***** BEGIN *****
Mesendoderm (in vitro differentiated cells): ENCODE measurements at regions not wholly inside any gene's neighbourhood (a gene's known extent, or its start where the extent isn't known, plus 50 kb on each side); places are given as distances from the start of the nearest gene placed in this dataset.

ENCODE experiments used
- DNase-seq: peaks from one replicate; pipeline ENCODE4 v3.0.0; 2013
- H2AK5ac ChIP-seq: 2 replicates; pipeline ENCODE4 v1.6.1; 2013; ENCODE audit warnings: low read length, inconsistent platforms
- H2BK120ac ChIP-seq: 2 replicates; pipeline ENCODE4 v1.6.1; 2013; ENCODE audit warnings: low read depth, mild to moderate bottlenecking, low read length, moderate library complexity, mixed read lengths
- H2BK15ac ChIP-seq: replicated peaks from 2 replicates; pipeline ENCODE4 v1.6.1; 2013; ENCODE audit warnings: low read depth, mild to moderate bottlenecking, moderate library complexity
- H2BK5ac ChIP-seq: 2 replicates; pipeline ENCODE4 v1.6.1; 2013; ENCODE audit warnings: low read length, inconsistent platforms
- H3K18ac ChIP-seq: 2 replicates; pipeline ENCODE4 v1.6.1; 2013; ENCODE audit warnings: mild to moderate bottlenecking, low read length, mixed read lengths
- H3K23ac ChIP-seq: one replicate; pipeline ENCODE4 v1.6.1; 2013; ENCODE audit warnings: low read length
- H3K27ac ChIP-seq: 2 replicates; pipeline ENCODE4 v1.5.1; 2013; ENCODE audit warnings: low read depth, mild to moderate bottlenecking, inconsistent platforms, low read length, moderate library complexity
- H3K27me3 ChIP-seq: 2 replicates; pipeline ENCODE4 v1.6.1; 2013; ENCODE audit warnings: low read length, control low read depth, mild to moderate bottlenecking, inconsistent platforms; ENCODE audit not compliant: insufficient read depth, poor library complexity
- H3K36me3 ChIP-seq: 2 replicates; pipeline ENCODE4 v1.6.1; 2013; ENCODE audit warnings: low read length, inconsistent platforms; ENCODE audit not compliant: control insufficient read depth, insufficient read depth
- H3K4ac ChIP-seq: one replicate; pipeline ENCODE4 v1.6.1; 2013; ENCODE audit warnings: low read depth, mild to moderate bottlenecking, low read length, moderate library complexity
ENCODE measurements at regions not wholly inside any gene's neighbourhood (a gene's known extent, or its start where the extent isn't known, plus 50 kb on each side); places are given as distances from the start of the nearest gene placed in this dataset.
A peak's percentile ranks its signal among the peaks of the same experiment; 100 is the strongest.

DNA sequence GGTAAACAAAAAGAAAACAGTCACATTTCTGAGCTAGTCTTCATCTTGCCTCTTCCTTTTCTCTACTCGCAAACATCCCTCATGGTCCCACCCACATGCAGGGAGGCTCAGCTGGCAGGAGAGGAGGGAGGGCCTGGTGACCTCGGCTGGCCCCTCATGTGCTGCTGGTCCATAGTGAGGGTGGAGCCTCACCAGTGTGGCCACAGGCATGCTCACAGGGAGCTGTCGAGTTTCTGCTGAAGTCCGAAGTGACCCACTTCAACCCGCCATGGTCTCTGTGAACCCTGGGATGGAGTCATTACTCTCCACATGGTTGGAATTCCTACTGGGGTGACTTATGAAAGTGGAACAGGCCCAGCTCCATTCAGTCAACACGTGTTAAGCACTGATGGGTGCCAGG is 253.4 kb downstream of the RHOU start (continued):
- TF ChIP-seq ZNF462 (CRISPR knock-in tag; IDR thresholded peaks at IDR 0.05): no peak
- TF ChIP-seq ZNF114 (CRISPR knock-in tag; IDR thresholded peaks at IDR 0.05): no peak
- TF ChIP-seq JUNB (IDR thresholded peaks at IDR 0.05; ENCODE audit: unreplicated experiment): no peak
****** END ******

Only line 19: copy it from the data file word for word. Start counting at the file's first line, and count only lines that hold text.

- TF ChIP-seq JUNB (IDR thresholded peaks at IDR 0.05; ENCODE audit: unreplicated experiment): no peak